Goshen News, Goshen, IN

March 9, 2014

READER POINT OF VEW: Concord schools fighting to maintain history of excellence

Goshen News

---- — At Concord Community Schools, we’re all about kids.

As you probably already are aware, the corporation will be asking Concord voters for an additional $0.405 per $100 of assessed valuation during the May primary election. The impact for property taxpayers is an increase of about $132 per year for a home valued at $100,000. The term of the increase is no more than seven years. I have been meeting with groups large and small throughout the community for the past several months, explaining our needs.

While we are requesting more money in 2014 for the 2015-2016 school year, the funding problem actually dates back to 2008, when Indiana voters approved a constitutional amendment to place a cap on property taxes. The unintended consequence: Since that time, Concord schools has lost $10 million in property tax funding; we will lose an additional $4.2 million this year. Out of the Indiana’s 292 school districts, Concord ranks eighth in the percentage of lost local revenue statewide.

We have done our best to cut and save. At the same time, we have what we consider to be a good problem, but one that impacts the bottom line as well: Our enrollment has grown by about 600 students, or 12 percent of our school population, since the 2005-2006 school year. With a 68.2 percent projected loss in property tax funds for 2014, it is getting more and more difficult for us to find savings to bridge the gap.

School funding is complicated: The state pays tuition support per-pupil to the corporation for classroom instruction, but less than 10 percent of that funding supports obligations other than staffing. The remainder of school funding is paid for out of property taxes for transportation, bus replacement and capital projects (building improvements and maintenance, technology, utilities and emergencies).

Concord Community Schools has had to dip into our state funding to pay for property tax-supported needs. In other words, we’re using money set aside for teachers and classroom instruction to pay for building and bus maintenance and transportation costs, all while serving more students than ever before.

How is this impacting our students?

• Our class sizes have grown. We did not replace six retired teachers at the end of the 2012-2013 school year;

• We have delayed computer replacement for nine years so far. Districtwide, the system has one computer/laptop for every 2.5 students; 45 percent of those should be replaced by summer to meet the five-year recommended replacement schedule. In addition, 56 percent of teacher computers also should be replaced if the district follows a five-year replacement cycle.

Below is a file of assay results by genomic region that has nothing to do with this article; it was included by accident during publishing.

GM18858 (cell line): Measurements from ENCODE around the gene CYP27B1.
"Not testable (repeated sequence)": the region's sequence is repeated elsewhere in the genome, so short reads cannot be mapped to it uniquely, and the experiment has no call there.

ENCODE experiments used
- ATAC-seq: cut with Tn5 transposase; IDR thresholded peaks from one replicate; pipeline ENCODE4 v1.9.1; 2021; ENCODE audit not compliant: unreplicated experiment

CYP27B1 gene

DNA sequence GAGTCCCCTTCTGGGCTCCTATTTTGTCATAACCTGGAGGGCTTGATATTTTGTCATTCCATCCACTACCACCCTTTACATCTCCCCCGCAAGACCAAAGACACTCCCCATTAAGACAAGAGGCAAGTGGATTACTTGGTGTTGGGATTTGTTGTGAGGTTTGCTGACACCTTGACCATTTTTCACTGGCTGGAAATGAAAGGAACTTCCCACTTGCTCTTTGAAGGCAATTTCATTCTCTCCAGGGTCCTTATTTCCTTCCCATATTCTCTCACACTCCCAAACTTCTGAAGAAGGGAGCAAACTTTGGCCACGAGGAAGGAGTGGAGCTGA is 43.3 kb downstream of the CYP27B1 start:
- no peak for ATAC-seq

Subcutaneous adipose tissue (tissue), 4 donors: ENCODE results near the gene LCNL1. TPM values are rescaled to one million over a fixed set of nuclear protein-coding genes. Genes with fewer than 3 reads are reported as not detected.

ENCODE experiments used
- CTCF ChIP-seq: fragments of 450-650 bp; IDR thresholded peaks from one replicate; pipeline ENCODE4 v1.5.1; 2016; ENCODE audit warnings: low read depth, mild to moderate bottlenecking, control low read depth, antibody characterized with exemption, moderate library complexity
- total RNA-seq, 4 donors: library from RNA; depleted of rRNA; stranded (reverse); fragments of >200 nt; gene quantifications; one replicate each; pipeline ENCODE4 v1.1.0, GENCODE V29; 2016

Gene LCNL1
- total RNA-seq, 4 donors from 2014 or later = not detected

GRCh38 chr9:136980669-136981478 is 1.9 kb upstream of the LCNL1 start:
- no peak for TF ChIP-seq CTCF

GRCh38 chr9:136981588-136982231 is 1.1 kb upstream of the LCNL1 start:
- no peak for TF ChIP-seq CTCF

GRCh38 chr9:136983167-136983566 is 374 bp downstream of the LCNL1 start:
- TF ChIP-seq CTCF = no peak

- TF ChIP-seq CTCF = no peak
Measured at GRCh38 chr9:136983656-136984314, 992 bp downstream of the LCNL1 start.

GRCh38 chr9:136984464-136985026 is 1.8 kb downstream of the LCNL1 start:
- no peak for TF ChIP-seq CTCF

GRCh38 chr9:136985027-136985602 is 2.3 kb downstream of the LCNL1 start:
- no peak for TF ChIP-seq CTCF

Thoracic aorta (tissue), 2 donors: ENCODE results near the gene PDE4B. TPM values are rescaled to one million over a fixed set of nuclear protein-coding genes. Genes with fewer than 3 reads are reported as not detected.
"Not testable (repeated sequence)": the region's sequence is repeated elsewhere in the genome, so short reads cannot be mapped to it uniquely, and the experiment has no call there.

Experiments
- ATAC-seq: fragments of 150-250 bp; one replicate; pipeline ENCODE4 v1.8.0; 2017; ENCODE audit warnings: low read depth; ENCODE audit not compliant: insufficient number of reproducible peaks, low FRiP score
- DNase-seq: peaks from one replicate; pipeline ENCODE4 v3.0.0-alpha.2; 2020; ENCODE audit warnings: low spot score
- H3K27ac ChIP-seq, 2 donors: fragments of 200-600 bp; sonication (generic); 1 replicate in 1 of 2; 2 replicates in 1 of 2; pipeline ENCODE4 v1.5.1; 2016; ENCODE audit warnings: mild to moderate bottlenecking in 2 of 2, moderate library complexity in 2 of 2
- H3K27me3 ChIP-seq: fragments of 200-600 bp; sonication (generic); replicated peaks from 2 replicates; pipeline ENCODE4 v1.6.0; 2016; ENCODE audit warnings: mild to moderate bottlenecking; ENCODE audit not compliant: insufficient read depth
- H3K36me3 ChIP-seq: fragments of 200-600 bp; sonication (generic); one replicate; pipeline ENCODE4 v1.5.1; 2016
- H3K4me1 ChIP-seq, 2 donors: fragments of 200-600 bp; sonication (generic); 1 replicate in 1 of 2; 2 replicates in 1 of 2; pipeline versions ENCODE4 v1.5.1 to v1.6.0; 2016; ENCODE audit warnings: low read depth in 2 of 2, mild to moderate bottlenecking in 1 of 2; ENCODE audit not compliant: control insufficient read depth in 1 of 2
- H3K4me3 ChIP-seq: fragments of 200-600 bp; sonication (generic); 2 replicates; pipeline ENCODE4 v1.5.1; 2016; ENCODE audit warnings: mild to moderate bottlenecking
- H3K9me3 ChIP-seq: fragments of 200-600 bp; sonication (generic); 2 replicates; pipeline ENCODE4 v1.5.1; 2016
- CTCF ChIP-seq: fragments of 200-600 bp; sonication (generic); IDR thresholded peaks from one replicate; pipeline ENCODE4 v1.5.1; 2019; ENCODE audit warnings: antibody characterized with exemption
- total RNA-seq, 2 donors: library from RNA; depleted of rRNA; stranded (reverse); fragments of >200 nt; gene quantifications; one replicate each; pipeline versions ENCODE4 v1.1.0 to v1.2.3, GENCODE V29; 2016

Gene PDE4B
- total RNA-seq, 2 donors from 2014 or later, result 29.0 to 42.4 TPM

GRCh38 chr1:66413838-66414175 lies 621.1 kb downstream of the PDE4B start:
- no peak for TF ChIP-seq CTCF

• We canceled K-6 summer school intervention and enrichment programs for 2013;

• Halted the move toward providing every student with a school-owned laptop, which would have offered 21st century learning opportunities;

• Eliminated the installation of locally funded SMART boards, another 21st century learning tool;

• School-funded field trips have been eliminated;

• We have delayed new bus purchases; some of our buses are 15 years old. Of Concord’s 50 buses, 24 of them should be replaced by this summer, as they are 12 or older.

• Increased the distance between homes and bus stops; rerouted buses to include students in grades K-6 instead of K-4 to reduce mileage;

• Adjusted the length and times of the school day to accommodate transportation adjustments;

• Eliminated building budget and frozen capital projects spending, except for emergencies;

• We’ve also eliminated technology positions and placed a hiring freeze on counselors. The number of students per counselor far exceeds the recommended amount;

• There’s also been a hiring freeze for custodial staff. Custodians are now responsible for more than the generally acceptable square footage and much of the day is staffed by only one custodian.

This isn’t about field trips. Asking students to walk to school is not an option because of our geography and infrastructure. We believe our buses are safe, but some of them have outlived their normal life span. We are thankful that our community has supported the construction of first-class buildings that have not required large-scale renovations in the past several years. The time is coming, however, where repairs will be needed.

The school corporation is the heart of the Concord community. We have a reputation for high-quality education, an excellent graduation rate and high academic achievement. We want to maintain our history of excellence and continue to serve our students in the best possible way.

Our referendum recently received the unanimous endorsement of the Board of Directors of the Greater Elkhart Chamber of Commerce, which recognizes a strong education for our students means a healthy business community and more robust economic development for the area. We are grateful for their support.

A group of school patrons is meeting to garner support for the upcoming referendum vote. You’ll be hearing from “Yes for Concord Kids” in the near future. This group of community members will ask for your support for Concord students on May 6, 2014.

In the meantime, please feel free to contact me with questions about the facts behind the referendum request. I can be reached at 875-5161 or via email at wstubbs@concord.k12.in.us. The information is also located on our website, www.concord.k12.in.us under the “District Information” tab by clicking on “Referendum Information.”

Wayne Stubbs is superintendent of Concord Community Schools.